Louisville Slugger rolls out new logo, harder bats

The familiar smell of hot dogs and freshly cut grass on Major

League Baseball’s Opening Day will be complemented by changes to

the iconic Louisville Slugger bat, which is now made with firmer

wood and stamped with a new logo.

The 129-year-old manufacturer hopes the harder bat, which is

less likely to splinter, and more modern logo will help the

family-owned company stay relevant in the sporting good supply

market and ahead of competitors in luring younger ballplayers to

its products.

The new logo is the first such change since the company dropped

the ”Hillerich & Bradsby” name from the center of its oval

design and replaced it with ”Louisville Slugger” in 1980. And the

new bats, which are made from a high-grade wood and processed to

enhance the surface’s hardness, are the biggest change in the

hardware since the introduction of cup-ended bats in 1972.

”You have to ask yourself, Do you really need to change it?”

Louisville Slugger CEO John Hillerich said of the logos and bats.

”Our greatest asset is our brand.”

The changes were the result of a multi-year process that

involved talking with everyone from corporate partners to players

about what they wanted in a bat to how the new logo looked on the

equipment.

The new bats – made of ash or maple – are designed to be harder

than previous models. Bobby Hillerich, director of Wood Bat

Manufacturing for Louisville Slugger, said new selection processes

for the wood, as well as drying and processing methods, have

created a bat hard enough to reach a grade of 9h – the highest

rating possible by the American Society for Testing and

Materials.

Buyers search for the hardest wood available – known as veneer

wood – which is vacuum dried to pull moisture out of the wood and

push the material closer together, Bobby Hillerich said. Once that

is done, the wood is cut into billets used to create the bats. The

billets are shaped and compressed before being finished with a

water-based coating, logo, and any coloring and player

signature.

Part of the aim of the new bat is to keep it from splintering on

the field. In recent years, baseball officials have been concerned

about maple bats breaking or shattering, creating potential hazards

for infielders. Bobby Hillerich said the new bats have held up well

in tests.

”The crack of the bat is just so much different because of the

drying process,” Hillerich said.

Howard Smith, Vice President of Licensing for Major League

Baseball, said players tested the new bats toward the end of the

2012 season and gave it ”rave reviews.” Louisville Slugger has

refined bat-making to a science, Smith said.

”In terms of the slope of the grain, which determines how hard

the wood will be, Louisville has been able to harvest the best wood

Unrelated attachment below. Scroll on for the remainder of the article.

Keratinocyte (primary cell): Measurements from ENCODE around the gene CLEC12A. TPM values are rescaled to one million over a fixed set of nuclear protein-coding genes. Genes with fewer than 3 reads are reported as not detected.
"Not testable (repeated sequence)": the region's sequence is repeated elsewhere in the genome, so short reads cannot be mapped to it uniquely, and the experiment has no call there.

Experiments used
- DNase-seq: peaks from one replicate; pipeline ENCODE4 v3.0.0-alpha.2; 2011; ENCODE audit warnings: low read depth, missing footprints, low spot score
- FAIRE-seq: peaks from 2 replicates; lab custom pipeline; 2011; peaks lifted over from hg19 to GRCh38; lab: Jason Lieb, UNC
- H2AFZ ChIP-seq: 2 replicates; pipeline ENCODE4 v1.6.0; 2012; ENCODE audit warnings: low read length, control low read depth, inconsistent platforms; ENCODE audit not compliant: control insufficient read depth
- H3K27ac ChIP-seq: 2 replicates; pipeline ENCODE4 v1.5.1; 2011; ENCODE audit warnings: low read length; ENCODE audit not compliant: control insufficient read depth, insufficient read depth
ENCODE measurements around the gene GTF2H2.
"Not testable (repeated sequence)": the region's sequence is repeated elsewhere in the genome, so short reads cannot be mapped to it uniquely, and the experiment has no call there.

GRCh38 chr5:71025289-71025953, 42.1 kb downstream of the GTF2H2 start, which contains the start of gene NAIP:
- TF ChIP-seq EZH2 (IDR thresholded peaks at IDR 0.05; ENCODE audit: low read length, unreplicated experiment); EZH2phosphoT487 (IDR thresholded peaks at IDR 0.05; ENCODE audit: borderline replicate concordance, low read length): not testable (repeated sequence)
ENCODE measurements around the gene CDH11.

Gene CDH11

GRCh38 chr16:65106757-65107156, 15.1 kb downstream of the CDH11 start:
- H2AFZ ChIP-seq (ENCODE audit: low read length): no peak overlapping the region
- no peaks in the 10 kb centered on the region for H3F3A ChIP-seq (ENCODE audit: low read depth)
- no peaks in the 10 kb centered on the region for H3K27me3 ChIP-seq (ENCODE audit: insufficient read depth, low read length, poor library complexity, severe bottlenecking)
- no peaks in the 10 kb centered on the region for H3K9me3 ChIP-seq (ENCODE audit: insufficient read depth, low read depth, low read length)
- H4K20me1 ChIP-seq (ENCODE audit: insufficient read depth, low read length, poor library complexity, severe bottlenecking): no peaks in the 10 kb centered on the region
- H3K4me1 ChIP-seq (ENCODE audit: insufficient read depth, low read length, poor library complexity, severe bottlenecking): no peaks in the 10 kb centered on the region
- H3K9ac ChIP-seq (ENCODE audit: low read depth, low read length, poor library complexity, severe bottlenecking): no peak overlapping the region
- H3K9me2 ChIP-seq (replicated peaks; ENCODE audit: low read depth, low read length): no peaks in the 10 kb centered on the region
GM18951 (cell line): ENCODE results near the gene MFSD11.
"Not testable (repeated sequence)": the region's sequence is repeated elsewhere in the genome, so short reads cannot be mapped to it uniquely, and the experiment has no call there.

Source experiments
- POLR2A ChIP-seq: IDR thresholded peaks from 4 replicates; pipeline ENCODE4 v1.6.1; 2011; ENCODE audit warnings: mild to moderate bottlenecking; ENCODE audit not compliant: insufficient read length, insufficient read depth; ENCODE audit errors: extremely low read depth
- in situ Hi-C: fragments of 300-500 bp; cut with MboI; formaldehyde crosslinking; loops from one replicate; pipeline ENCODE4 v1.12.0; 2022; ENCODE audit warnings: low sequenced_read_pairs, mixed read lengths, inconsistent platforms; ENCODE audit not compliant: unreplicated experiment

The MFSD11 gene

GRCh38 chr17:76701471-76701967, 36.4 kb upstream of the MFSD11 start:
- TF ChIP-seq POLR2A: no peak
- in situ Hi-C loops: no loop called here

with the most perfect as you can get slope of grain,” Smith said.

”It has absolutely contributed to less bats breaking on the

field.”

With the new bats comes a new look. The old Louisville Slugger

logo – an oval featuring the company name at the center with the

number ”125” above it – is being replaced by a new logo that

keeps the oval, but slightly alters the look of the Louisville

Slugger name and has an interlocking ”LS” above it. The bats,

marketed as MLB Prime, will also feature a player’s signature boxed

in by the Louisville Slugger name, the model number, a notation

that the bat is genuine and the wood from which it is made.

Older bats featured the model number and the Louisville Slugger

name in parallel lines around a player’s signature.

”We saw the brand in need of a small bit of an infusion of

modernity,” said Kyle Schlegel, vice president of Global Marketing

for Hillerich & Bradsby.

”Changing such an iconic logo can come with risks, particularly

if the alterations are dramatic enough to cause customers to not

recognize the brand identity,” said Michael Barone, a professor of

marketing at the University of Louisville. Other long-standing

brands, such as Ivory, Betty Crocker and Harley-Davidson, have

successfully made small logo changes over the years, Barone

said.

”When you’ve been in the market that long, consumers may start

to think you are not as contemporary or relevant as you really

are,” Barone said. ”A logo could signal something new. It helps

get attention back to a mature brand.”

The company is rolling out the new logo with a ”What Mark Will

You Leave?” campaign on its website, Facebook page and Twitter

account.

To John Hillerich, the logo change and launch on Opening Day

fits well with the future he sees for the company, a path that

takes it into deeper ties with baseball. Along with bats, the new

logo will appear on equipment bags, catcher equipment and

gloves.

Eventually, the logo could appear on apparel and other items,

possibly even pop-up stores or restaurants, Hillerich said.

”Could you take that on the road?” he asked. ”Those decisions

are five to 10 years out, depending on how you grow the

company.”

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